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Fritz Witt And Kurt Meyer

Discussion in 'History of Germany during World War II' started by Jim, Nov 22, 2007.

  1. Jim

    Jim Active Member

    Sep 1, 2006
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    via War44
    Abbey, 8th June
    Gruppenfiuhrer Fritz Witt, commander of the 12th SS-Panzer Division Hitlerjugend leaves the northern entrance of the headquarters of 25th SS-Panzergrenadier Regiment In a motorcycle combination driven by the regimental commander Kurt Meyer. Both of these men were highly decorated veterans of many campaigns. They were young unconventional officers who liked to keep in close contact with their troops in the line. In this scene Meyer is personally taking his divisional commander forward to consult with his battalion commanders prior to launching his attack against the Canadians at Bretteville l’Orgeilleuse. Witt had joined the SS in 1931, choosing a career aligned to the ruling Nazi Party. In 1933 he was among the first 120 men who volunteered to join the elite Liebstandarte SS Adolf Hitler (LSSAH) bodyguard formation. Witt commanded a company during the Polish campaign and later fought in France and Holland. In 1941 he campaigned in Yugoslavia, Greece and Russia with the LSSAH Division, rising to command its 1st SS-Panzergrenadier Regiment in 1942.
    In early 1943, Witt was given the honour of raising the 12th SS-Panzer Division Hitlerjugend. At the age of just 35 years he became the second youngest divisional commander in the German armed forces. Witt was killed by Allied naval shellfire at his headquarters at Venoix on 14 June 1944. Kurt ‘Panzer’ Meyer was also a veteran of the LSSAH Division and like Witt had been awarded both classes of the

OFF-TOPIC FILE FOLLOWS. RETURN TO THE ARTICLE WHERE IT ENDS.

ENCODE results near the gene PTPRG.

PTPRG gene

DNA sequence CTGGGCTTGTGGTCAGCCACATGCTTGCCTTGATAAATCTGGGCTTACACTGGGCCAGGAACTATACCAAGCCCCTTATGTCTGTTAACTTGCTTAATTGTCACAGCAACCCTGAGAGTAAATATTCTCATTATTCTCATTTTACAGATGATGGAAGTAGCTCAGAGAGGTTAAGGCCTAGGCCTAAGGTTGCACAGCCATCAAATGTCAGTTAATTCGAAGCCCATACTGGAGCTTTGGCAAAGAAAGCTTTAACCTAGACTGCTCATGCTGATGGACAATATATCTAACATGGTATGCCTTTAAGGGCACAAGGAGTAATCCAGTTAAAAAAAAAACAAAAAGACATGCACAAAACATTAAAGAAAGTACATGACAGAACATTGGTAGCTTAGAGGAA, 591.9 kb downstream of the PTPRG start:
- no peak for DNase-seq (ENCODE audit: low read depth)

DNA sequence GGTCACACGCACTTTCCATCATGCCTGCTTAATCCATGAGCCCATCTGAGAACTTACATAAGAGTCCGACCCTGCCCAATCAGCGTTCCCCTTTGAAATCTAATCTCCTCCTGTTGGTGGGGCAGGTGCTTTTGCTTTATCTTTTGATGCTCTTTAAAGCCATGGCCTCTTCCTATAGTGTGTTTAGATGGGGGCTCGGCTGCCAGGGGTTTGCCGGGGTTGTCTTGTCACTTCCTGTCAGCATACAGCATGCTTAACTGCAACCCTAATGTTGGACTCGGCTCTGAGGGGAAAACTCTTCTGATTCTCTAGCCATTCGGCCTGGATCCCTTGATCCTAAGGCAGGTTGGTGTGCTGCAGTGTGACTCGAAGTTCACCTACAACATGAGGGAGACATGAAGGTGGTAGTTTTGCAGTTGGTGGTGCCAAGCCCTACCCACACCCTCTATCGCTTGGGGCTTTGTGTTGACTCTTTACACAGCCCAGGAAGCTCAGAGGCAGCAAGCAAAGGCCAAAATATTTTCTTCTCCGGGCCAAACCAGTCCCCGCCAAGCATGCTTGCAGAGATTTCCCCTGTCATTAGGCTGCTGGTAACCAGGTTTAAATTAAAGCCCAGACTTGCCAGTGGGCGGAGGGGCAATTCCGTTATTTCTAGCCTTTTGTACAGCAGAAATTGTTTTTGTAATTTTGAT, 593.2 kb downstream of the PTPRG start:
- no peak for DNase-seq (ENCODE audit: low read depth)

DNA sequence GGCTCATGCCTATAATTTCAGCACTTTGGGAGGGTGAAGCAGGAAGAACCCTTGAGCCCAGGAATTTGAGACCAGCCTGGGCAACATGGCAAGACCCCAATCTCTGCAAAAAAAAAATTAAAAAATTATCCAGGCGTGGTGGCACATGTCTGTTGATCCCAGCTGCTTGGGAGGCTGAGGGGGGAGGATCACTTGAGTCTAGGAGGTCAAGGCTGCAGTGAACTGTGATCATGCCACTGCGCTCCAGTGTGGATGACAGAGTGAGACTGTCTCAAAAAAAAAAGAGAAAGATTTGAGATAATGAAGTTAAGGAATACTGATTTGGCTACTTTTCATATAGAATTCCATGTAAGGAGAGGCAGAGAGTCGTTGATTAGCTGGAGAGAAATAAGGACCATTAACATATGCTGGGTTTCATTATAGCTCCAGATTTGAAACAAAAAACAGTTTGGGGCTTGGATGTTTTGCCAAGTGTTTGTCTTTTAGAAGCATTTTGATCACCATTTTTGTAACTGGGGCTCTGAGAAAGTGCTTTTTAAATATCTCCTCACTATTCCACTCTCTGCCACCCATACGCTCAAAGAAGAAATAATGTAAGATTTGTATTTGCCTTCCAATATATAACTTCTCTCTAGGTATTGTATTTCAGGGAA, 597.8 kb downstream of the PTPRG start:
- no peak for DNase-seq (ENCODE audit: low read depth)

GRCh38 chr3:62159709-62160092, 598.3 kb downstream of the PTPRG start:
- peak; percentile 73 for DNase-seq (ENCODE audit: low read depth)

Iron Cross and the Knight’s Cross with Oak Leaves. In 1943 he was transferred from LSSAH Division to lead the 25th SS-Panzergrenadier Regiment in Witt’s division. On Witt’s death Meyer took command of the Hitlerjugend Division and fought with it until he was captured during the collapse of the German Seventh Army in August 1944. He was then the youngest divisional commander in the German Army. Meyer’s headquarters were located In Ardenne Abbey, a large walled enclosure housing a medieval church and a range of domestic buildings. The site covered several acres and provided cover for hundreds of troops with their vehicles.

    Kurt Meyer (CO SS-Panzergrenadier Regiment 25), Fritz Witt (Division commander, KIA June 14, 1944) and Max Wünsche (CO SS-Panzer-Regiment 12)


    Advance elements of Meyer’s regiment had arrived at the Abbey late on 6 June and were ready to attack the Canadians the next day. Meyer was confident that he could throw the ‘little fish’ back into the sea, but his first contact with the Allies on 7 June, just a few hundred yards from the Abbey grounds, resulted in a very sharp repulse. The counter-attack made by Meyer’s 25th SS-Panzergrenadier Regiment met Canadian 3rd Division’s advance head-on and Meyer watched the encounter from the tower of the abbey church. In the stiff fighting that followed neither side was able to seize the initiative. During June, while his regiment was based in Ardenne Abbey, Meyer tacitly allowed his men to execute a total of 27 Canadian prisoners of war in cold blood in the small garden behind the courtyard. After the war he was prosecuted for this crime and sentenced to death. This was commuted to life imprisonment on appeal. He was released in September 1954 and died in 1961 at the age of 51.

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